Owens concedes that although he had lost motivation to stay in the military past his first enlistment, he understands the QFRB was not designed to “get” Airmen.
“I don't think the QFRB was intended to get people or just to call out people on things,” he said. “I think it was very fair. I think the people that went before the board deserved to go before the board because they had multiple negative identifiers.”
He understands that he had the ability through the years to change his path in the military.
“If I really wanted to be in the military, wanted to advance, decided this was my future, I would have worked significantly harder,” he said. “But because I didn't, because I never put in enough effort to correct the problems, I got tagged.”
It was early June when Owens’ “tag” for the QFRB became a selection for non-retention. Owens recalls that day as if it were yesterday.
“They wanted to make sure that you were okay with the notification, because a fair number of the people either hadn’t prepared to be told that they weren't staying or really wanted to stay,” he said. “They made sure I was aware there were resources and assistance available.”
In the months prior to the QFRB results, Owens, who had seen the writing on the wall, scheduled and attended Maxwell’s Airman and Family Readiness Center Transition Assistance Program. He had already applied for a Yellow Ribbon Grant, prepared a resume and began looking for places his skills as an Airman could be used in the civilian workforce.
Now here comes the interesting part. Because the Air Force encourages off-duty education, during his enlistment Owens earned his Community College of the Air Force Degree. He is also in his third year of a digital cinematography program at a civilian university. Reaching these educational milestones made him marketable to civilian employers who have extended job offers to the veteran. Today, Owens has a date marked on his calendar for his first day at a new job next month.
“I heard the stories of tragedy, or those that say the process was so bureaucratic and unfair they didn’t have a chance at staying in, and I don’t think they are viewing it correctly. This is not a personal attack; this is not them saying ‘we don’t like that guy’,” he said. “This is just board members looking at a bunch of records and numbers. They’ve never met you; they don’t know your story. They just have a ‘retain’ or ‘do not retain’ letter.”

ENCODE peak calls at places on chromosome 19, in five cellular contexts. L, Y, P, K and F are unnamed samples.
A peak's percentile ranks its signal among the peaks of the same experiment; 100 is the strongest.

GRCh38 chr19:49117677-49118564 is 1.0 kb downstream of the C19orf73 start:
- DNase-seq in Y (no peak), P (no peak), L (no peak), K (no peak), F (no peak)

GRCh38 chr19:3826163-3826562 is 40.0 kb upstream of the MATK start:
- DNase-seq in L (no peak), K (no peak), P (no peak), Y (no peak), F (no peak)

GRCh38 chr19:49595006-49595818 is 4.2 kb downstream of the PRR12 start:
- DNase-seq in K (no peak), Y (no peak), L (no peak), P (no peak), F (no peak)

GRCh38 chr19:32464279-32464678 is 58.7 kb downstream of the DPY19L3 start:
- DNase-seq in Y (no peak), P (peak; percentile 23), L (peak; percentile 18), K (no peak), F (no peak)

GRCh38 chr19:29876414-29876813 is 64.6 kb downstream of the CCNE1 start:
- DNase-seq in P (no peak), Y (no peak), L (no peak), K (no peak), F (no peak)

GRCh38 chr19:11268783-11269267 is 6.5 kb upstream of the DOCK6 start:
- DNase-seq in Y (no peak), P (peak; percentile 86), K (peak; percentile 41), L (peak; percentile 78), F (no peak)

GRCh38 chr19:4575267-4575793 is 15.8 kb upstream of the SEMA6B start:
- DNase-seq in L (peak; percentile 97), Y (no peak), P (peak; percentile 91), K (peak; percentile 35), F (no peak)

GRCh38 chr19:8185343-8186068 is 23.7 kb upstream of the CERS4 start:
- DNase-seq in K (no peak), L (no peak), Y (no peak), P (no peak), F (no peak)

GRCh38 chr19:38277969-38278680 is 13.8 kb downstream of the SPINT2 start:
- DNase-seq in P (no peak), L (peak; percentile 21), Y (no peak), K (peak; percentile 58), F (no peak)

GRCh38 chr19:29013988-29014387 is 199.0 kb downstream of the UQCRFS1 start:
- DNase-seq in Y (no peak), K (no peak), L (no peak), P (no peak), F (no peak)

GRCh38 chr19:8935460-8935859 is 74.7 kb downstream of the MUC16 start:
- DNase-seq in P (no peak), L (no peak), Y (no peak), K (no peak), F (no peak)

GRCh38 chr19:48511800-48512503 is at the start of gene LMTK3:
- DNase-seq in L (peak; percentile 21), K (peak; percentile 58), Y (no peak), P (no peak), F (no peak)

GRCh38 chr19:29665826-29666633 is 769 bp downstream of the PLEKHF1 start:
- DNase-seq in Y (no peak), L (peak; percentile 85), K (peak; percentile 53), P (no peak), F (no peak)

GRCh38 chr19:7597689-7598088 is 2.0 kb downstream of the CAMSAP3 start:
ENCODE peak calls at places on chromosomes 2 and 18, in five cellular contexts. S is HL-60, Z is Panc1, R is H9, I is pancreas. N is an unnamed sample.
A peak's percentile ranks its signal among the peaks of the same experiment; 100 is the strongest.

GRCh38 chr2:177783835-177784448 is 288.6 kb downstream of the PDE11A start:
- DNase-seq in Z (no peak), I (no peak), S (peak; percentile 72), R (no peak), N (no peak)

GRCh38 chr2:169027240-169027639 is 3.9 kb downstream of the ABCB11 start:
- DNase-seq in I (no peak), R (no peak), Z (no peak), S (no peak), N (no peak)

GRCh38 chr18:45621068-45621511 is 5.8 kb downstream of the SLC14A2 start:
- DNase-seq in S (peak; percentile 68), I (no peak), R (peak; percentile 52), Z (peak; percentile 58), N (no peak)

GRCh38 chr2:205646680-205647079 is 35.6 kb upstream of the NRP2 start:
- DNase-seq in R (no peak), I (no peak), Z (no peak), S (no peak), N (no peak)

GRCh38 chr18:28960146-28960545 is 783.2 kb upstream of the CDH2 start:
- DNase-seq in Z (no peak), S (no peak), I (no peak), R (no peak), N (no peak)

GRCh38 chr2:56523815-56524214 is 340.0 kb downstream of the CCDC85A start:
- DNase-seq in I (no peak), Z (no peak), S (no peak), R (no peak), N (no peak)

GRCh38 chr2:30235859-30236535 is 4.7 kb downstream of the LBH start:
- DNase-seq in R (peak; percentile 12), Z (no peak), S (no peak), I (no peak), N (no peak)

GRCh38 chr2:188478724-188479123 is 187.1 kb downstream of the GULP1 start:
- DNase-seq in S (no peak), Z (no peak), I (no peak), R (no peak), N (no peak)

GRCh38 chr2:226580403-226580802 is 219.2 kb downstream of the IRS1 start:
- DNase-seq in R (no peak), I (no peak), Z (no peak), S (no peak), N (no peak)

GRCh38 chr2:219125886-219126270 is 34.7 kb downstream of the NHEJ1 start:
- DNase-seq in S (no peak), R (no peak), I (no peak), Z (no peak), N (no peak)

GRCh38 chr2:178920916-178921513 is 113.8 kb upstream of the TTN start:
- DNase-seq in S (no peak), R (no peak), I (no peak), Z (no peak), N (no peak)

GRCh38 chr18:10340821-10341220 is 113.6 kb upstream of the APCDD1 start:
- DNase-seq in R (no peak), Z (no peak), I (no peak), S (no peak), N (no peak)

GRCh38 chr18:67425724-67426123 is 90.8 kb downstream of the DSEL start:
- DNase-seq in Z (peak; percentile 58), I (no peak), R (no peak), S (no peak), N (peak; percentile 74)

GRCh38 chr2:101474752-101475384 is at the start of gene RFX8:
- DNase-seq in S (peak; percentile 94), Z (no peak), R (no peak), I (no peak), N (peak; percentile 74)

According to Owens, commanders have to be objective during the QFRB process, examine which Airmen have had setbacks and which Airmen have recovered from those setbacks and deserve to stay in the force.
“They have to say ‘here are the facts, I got this guy who has three PT failures, a string of 4s and a ‘do not retain’ letter. He really doesn’t want to be here,’” he said. “Then, they have this other guy who’s got two PT failures, but he has a ‘retain’ letter, he excels at his job and he has 5s even with the failures. That guy wants to be here.’ So you have to look at it and say ‘that’s the guy I want to keep. He is the one who is going to fight to do better.’”
Stepping out the door for the last time, saying farewell to his coworkers and reflecting on his military career, Owens doesn't begrudge the Air Force.
“The Air Force is more than an institution. It is a family, and there is room for anybody that really wants it. For me, I knew I wasn’t that person, and I don’t feel anyone selected should feel bad about themselves or the Air Force,” he said. “Your talents lie elsewhere. You’re going to be fine. You’re going to go out into the world and find a job somewhere else or start a business, and you’re going to be stronger for having been in the military.”